It can’t cook for you or do your homework, but Cue is an exciting new robot toy from Wonder Workshop that can do amazing things. It can respond to voice and touch, and can be programmed and customized the way you want. You must have a smartphone with a downloadable app to operate Cue.
Cue’s design is similar to Dash – another robot Wonder Workshop released in 2015 – but with a darker color scheme, unless you want a special edition white version that has black buttons. Cue also comes with two pieces that can be put on the robot’s ears or body. They are compatible with Lego and Bionicle sets and can be used to “accessorize” your robot.
A bit smaller than a soccer ball, Cue doesn’t have arms or legs; it moves with three wheels on its bottom. The two front wheels move forward and back, and the smaller back wheel allows Cue to turn easily in any direction. It also has lights on its ears and chest that can change color.
Cue comes with a charger, but it’s ready to use right out of the box. Unfortunately, the only hard part of using this robot is getting it out. I really liked the box Cue came in and wanted to save it, but that was almost impossible. I wound up having to destroy the box to release the robot from its prison.
Next, you need to download the free app for Cue. The app is available in Google Play, iTunes, and Amazon Apps, and will work for newer phones or tablets that have Bluetooth, but it will not work for all devices. There isn’t a manual for Cue, but it tells you what you need to do to set up the app and choose an avatar.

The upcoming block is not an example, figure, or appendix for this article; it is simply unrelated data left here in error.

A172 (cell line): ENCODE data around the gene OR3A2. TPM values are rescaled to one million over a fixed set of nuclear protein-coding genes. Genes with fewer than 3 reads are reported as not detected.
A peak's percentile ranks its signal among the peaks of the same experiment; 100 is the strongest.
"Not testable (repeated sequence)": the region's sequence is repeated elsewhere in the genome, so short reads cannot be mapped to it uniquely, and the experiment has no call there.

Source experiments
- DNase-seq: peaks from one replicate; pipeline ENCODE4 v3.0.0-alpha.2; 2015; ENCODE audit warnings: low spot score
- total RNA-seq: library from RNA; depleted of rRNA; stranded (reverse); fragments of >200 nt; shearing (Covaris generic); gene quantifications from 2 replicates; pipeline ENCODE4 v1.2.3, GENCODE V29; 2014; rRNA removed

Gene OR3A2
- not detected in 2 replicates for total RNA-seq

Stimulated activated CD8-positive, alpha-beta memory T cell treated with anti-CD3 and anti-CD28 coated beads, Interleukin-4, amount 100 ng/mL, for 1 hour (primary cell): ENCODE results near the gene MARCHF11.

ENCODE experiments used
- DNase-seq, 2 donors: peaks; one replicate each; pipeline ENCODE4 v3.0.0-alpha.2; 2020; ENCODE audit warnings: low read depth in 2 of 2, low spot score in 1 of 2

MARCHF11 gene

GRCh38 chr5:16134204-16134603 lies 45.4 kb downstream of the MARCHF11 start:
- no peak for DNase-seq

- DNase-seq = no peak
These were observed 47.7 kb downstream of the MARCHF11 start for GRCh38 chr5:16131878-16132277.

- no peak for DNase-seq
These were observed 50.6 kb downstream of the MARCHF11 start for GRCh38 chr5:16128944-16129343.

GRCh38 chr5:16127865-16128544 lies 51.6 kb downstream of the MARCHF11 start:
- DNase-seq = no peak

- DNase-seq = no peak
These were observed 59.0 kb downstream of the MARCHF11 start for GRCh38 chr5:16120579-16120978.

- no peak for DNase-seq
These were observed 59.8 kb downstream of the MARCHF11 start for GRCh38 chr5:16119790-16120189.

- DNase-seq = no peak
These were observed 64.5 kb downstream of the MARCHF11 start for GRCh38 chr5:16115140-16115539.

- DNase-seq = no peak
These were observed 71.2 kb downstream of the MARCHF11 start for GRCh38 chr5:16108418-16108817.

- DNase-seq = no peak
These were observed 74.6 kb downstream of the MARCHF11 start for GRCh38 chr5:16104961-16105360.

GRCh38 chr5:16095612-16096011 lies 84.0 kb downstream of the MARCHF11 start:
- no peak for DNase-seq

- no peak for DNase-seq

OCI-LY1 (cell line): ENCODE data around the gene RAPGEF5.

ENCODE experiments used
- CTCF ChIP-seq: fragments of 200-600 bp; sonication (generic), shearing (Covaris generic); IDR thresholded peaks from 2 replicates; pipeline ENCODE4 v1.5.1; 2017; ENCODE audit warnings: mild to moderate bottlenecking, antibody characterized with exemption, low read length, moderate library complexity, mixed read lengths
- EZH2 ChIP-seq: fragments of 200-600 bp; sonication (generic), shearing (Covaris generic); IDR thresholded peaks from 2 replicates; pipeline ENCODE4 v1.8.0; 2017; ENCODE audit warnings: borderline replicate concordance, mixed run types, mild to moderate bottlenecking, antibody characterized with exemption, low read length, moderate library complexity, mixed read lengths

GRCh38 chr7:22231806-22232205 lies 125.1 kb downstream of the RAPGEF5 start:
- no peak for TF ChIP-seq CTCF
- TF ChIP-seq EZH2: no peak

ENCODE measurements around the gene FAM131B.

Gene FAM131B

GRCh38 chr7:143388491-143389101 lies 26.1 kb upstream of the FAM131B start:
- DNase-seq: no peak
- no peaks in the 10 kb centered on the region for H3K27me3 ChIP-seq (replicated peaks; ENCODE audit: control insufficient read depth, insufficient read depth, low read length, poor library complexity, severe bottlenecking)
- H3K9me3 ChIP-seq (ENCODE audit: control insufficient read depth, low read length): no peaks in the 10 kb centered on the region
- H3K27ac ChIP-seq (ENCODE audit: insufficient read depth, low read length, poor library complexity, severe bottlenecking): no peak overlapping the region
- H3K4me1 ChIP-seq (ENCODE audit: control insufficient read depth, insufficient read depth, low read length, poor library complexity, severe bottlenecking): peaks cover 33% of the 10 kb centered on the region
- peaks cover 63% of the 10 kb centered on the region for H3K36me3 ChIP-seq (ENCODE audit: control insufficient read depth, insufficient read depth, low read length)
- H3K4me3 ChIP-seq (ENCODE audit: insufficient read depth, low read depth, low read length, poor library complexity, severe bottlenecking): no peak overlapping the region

There are four avatars you can choose from: Two male and two female, each with a different voice and personality. It’s best to choose wisely and try the demo of each avatar because it costs 5 dollars to get another.
Now, you can start playing with your new robot! The app has multiple features on it. On the “Control” mode, you can drive Cue around using the device as a remote control. You can drive your robot in any direction at different speeds. The controls are a bit complicated and require some practice. You can also just have Cue follow your hand (I would recommend only using this feature in a large room because Cue might sense a wall and still drive into it) or let it explore the area on its own; you could make an obstacle course for your robot and see if it’s clever enough to escape!
You can also chat with Cue through the app. This feature is like texting, but you can interact with the robot in real life as well. You can tell Cue to change its lights to a different color (even colors like gold or turquoise), have it respond to you, ask it to tell you a joke, or just have a simple conversation.
Overall, Cue is a great toy, its only defect being the box. It says it’s for ages 11 and up, but I would recommend it for anyone ages 8 and up who are interested in coding. There’s always something new to discover with this robot; I don’t think I’ve even seen everything it can do! In most places, it costs about 200 dollars, and in my opinion, is worth the price. Cue is definitely a gift that will be enjoyed for a long time!